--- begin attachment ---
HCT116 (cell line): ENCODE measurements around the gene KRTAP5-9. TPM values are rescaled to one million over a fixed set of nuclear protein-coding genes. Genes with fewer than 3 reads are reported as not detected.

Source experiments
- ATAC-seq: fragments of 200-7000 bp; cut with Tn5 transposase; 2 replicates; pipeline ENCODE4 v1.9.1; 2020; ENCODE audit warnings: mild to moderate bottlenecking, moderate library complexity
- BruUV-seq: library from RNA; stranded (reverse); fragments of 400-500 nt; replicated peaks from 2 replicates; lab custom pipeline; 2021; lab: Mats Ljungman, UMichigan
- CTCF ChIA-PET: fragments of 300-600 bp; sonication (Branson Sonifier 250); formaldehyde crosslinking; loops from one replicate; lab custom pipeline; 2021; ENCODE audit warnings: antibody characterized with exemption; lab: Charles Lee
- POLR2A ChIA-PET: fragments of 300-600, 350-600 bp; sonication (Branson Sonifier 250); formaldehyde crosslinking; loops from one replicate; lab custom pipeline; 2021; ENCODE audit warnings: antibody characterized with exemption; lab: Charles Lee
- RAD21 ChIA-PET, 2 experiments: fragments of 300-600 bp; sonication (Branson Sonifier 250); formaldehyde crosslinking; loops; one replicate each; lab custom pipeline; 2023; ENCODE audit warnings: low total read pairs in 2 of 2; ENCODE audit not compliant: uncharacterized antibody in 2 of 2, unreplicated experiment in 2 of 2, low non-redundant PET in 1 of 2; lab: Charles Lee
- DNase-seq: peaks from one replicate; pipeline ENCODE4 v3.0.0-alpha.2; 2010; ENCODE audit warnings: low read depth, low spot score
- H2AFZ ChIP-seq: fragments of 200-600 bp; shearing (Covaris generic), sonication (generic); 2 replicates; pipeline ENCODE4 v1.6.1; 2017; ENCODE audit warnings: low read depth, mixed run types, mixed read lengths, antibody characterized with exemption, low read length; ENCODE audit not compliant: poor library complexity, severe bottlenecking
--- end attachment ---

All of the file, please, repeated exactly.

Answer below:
HCT116 (cell line): ENCODE measurements around the gene KRTAP5-9. TPM values are rescaled to one million over a fixed set of nuclear protein-coding genes. Genes with fewer than 3 reads are reported as not detected.

Source experiments
- ATAC-seq: fragments of 200-7000 bp; cut with Tn5 transposase; 2 replicates; pipeline ENCODE4 v1.9.1; 2020; ENCODE audit warnings: mild to moderate bottlenecking, moderate library complexity
- BruUV-seq: library from RNA; stranded (reverse); fragments of 400-500 nt; replicated peaks from 2 replicates; lab custom pipeline; 2021; lab: Mats Ljungman, UMichigan
- CTCF ChIA-PET: fragments of 300-600 bp; sonication (Branson Sonifier 250); formaldehyde crosslinking; loops from one replicate; lab custom pipeline; 2021; ENCODE audit warnings: antibody characterized with exemption; lab: Charles Lee
- POLR2A ChIA-PET: fragments of 300-600, 350-600 bp; sonication (Branson Sonifier 250); formaldehyde crosslinking; loops from one replicate; lab custom pipeline; 2021; ENCODE audit warnings: antibody characterized with exemption; lab: Charles Lee
- RAD21 ChIA-PET, 2 experiments: fragments of 300-600 bp; sonication (Branson Sonifier 250); formaldehyde crosslinking; loops; one replicate each; lab custom pipeline; 2023; ENCODE audit warnings: low total read pairs in 2 of 2; ENCODE audit not compliant: uncharacterized antibody in 2 of 2, unreplicated experiment in 2 of 2, low non-redundant PET in 1 of 2; lab: Charles Lee
- DNase-seq: peaks from one replicate; pipeline ENCODE4 v3.0.0-alpha.2; 2010; ENCODE audit warnings: low read depth, low spot score
- H2AFZ ChIP-seq: fragments of 200-600 bp; shearing (Covaris generic), sonication (generic); 2 replicates; pipeline ENCODE4 v1.6.1; 2017; ENCODE audit warnings: low read depth, mixed run types, mixed read lengths, antibody characterized with exemption, low read length; ENCODE audit not compliant: poor library complexity, severe bottlenecking